When something bad happens, who do you blame? While some people are quick to always blame themselves, others readily point the finger. Almost all the time, someone or something always needs to be blamed.
Why do we have these tendencies? What could happen if we keep having these behaviors? And what can be done?
Self-Pity/Self-Blame Vs. The Victim Card
There are two kinds of personalities that are active players when it comes to the blame game. Either you are quick to self-blame or forever hold the victim card. Both are on the opposite side of each other and are unhealthy not only when it comes to yourself but to your relationship with others as well.
Are you the type that when bad things happen you readily take the blame? Some of us tend to develop unhealthy attachments to certain emotions due to a traumatic past that causes guilt, shame, and self-blame.
Long after the mistake has been made and has ceased harming other people, you can continue hanging onto our mistakes and wrongdoings. Like you’re on autopilot to keep punishing yourself leading to depression, anxiety, and low self-esteem.
Instances When You Take The Blame and It’s Not Your Fault
- There are times when people take the blame for others treating them badly.
Sadly, this can be the case for those who have gone through abuse. Some may blame themselves for dating or marrying someone abusive or may feel like the abuse is deserved.
Trauma changes how the brain works long-term so trauma survivors could massively benefit from counseling and long-term treatment to stop the cycle of self-blame and let go of other negative emotions until they can heal.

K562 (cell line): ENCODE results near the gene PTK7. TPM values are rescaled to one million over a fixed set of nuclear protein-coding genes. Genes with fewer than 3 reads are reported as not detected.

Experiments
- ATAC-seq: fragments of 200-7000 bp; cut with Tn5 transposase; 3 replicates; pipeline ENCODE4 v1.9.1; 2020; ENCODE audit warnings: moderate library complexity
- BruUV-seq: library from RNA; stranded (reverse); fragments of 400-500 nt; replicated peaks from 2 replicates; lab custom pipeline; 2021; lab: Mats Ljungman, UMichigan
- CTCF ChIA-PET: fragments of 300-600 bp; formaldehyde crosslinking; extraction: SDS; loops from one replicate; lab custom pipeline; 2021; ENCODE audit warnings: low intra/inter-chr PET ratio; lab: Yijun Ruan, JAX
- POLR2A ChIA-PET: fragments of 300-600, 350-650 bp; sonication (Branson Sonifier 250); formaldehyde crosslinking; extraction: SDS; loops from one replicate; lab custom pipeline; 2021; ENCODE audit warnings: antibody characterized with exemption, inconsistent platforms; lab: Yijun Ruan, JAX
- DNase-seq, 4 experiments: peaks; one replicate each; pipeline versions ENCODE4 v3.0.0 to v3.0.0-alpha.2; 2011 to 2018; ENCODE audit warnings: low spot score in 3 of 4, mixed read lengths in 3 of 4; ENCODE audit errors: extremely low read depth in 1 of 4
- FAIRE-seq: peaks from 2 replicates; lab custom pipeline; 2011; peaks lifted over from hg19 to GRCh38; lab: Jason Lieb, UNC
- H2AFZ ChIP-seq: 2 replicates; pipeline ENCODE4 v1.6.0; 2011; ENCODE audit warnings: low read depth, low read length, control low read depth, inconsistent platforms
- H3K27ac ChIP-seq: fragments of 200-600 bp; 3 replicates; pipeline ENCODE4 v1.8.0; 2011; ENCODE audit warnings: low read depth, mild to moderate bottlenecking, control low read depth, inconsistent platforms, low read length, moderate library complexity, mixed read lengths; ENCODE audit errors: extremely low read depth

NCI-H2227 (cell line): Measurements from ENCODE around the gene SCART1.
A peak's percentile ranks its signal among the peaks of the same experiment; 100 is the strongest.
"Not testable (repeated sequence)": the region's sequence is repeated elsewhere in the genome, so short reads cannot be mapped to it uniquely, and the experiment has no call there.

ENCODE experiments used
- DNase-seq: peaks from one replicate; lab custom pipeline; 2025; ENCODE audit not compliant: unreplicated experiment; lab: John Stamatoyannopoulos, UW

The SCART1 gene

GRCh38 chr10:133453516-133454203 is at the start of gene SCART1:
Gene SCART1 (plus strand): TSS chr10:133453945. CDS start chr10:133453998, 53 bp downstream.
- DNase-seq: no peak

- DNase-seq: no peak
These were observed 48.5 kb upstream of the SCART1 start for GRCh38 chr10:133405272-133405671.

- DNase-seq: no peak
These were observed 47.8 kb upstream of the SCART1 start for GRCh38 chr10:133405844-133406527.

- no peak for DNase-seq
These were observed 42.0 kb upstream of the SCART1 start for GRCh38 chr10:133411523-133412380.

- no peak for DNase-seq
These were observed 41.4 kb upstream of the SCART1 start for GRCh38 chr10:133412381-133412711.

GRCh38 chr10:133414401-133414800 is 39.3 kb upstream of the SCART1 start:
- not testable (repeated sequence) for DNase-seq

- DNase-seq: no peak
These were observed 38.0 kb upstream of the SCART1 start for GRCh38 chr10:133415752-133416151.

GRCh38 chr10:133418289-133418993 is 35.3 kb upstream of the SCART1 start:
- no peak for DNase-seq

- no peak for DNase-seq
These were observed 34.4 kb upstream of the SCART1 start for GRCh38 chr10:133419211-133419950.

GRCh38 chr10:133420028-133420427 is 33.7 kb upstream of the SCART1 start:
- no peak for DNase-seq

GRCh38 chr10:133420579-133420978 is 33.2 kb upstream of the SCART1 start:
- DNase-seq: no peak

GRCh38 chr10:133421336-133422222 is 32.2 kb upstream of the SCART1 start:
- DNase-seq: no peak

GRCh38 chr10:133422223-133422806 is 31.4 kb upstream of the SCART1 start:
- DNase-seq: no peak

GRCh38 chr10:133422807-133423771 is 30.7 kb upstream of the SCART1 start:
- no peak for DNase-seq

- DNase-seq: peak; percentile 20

- Parents blame themselves when children go astray.
To some extent, parents have a hold on how their child behaves or lives their lives. But the reality is despite parents’ best efforts in raising their children they can still go astray. It’s not always the upbringing that is to be blamed for an individual’s poor choice.
- Accidents happen
There are times when you blame yourself even when it’s an accident. Remember that accidents happen and no one is to blame. There are some things beyond your control.
How You Can Stop Blaming Yourself for Everything
Sometimes it’s easy to just take the blame. But remember, it’s common for people to blame themselves after going through a painful situation. This is particularly true even when the horrific incident happened without any of our faults being involved, even when we didn’t ask for it and certainly didn’t want it, and we most definitely weren’t good with it happening.
So how do you stop blaming yourself?
- Know that you can still take responsibility without taking the blame.
You may start to think not taking the blame is irresponsible. But it does not need to be your fault for you to take responsibility.
It is when we focus so much on the blame that we feel bad about ourselves and become paralyzed in self-pity. It’s better to just take steps to help make a situation better. You do not need to be the person to blame to do that.
- Talk to people involved with an open heart and mind. Do not decide or speak in the heat of the moment and be ready to look at the situation rationally.
- Be ready to ask for forgiveness as well as to forgive but don’t forget to love yourself. Allow others to take responsibility as well. You can not do everything on your own. Know your boundaries and don’t let abuse happen.